Food that is nutrient dense – meaning food that contains a large amount of micronutrients like vitamins and minerals – are an integral part of any senior nutrition plan. With the aging process, it becomes more difficult for elderly adults to absorb and digest nutrients from the food they eat, and so choose foods that provide a variety of nutrients is vital. Examples of nutrient dense foods include sliced fruits and cooked vegetables, dairy products, and fish, chicken, and other lean proteins that are easy to chew and swallow. Sometimes, softer foods such as pudding, yogurt, or applesauce are helpful for increasing senior nutrition, and filling in calorie gaps in older adults.
The BMI does not tke count for mass of muscle versus mass of fat. A BMI both below and above the so-called normal values can be healthy if there is little fat, but well developed muscle mass. And a person with a BMI less that 18.5 can be too fat if the muscle mass is very scant, but much fat.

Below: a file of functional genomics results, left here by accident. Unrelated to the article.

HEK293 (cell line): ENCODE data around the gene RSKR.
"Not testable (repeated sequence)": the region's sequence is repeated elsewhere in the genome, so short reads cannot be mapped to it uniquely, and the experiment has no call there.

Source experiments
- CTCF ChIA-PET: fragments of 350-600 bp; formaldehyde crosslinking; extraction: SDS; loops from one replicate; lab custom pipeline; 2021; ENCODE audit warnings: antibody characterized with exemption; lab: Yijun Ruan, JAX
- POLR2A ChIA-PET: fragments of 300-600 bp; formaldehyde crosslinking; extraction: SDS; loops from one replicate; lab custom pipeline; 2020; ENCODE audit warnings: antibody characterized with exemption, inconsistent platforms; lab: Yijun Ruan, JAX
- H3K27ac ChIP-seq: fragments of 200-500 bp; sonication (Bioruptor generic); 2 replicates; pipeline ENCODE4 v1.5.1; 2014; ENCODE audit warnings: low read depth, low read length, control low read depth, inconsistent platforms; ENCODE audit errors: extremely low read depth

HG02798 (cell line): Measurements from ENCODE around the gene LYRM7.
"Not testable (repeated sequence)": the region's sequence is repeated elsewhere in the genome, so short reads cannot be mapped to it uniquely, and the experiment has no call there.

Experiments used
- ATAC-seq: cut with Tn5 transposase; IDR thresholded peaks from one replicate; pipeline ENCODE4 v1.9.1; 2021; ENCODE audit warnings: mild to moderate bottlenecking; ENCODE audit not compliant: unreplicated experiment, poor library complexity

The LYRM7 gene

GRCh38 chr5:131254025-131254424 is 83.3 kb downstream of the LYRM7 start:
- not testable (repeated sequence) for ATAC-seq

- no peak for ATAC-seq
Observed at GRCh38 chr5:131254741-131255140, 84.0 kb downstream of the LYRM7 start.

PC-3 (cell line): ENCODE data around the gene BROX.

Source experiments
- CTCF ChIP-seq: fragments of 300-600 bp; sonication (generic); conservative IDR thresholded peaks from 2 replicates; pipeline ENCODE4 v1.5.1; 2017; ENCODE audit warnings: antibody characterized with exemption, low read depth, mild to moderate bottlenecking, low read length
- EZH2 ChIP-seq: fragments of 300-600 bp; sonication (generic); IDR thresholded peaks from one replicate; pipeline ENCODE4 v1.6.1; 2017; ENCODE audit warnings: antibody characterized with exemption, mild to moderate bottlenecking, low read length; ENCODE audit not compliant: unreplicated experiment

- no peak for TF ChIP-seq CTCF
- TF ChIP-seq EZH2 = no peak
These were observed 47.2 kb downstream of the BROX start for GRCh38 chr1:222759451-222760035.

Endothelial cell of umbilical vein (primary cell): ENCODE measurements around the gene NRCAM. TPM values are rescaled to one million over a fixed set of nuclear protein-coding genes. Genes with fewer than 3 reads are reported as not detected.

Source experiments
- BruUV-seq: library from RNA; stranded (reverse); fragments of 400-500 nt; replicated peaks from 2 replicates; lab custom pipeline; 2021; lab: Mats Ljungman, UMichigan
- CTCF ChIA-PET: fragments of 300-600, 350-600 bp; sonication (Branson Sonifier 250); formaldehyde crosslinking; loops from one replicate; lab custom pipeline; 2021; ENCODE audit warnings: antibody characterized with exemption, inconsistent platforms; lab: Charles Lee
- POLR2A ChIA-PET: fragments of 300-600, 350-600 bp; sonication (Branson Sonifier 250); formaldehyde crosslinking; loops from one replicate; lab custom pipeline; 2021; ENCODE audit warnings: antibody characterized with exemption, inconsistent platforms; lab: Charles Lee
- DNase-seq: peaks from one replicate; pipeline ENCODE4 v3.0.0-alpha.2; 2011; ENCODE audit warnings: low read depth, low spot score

Television food shows routinely feature revered chefs tossing around references to healthy eating, “wellness,” and farm-fresh ingredients, all the while spooning lard, cream, and sugar over everything in sight. (A study published last year in the British Medical Journal found that the recipes in the books of top TV chefs call for “significantly more” fat per portion than what’s contained in ready-to-eat supermarket meals.) Corporate wellness programs, one of the most promising avenues for getting the population to adopt healthy behaviors, are falling prey to this way of thinking as well. Last November, I attended a stress-management seminar for employees of a giant consulting company, and listened to a high-powered professional wellness coach tell the crowded room that it’s okay to eat anything as long as its plant or animal origins aren’t obscured by processing. Thus, she explained, potato chips are perfectly healthy, because they plainly come from potatoes, but Cheetos will make you sick and fat, because what plant or animal is a Cheeto? (For the record, typical potato chips and Cheetos have about equally nightmarish amounts of fat calories per ounce; Cheetos have fewer carbs, though more salt.)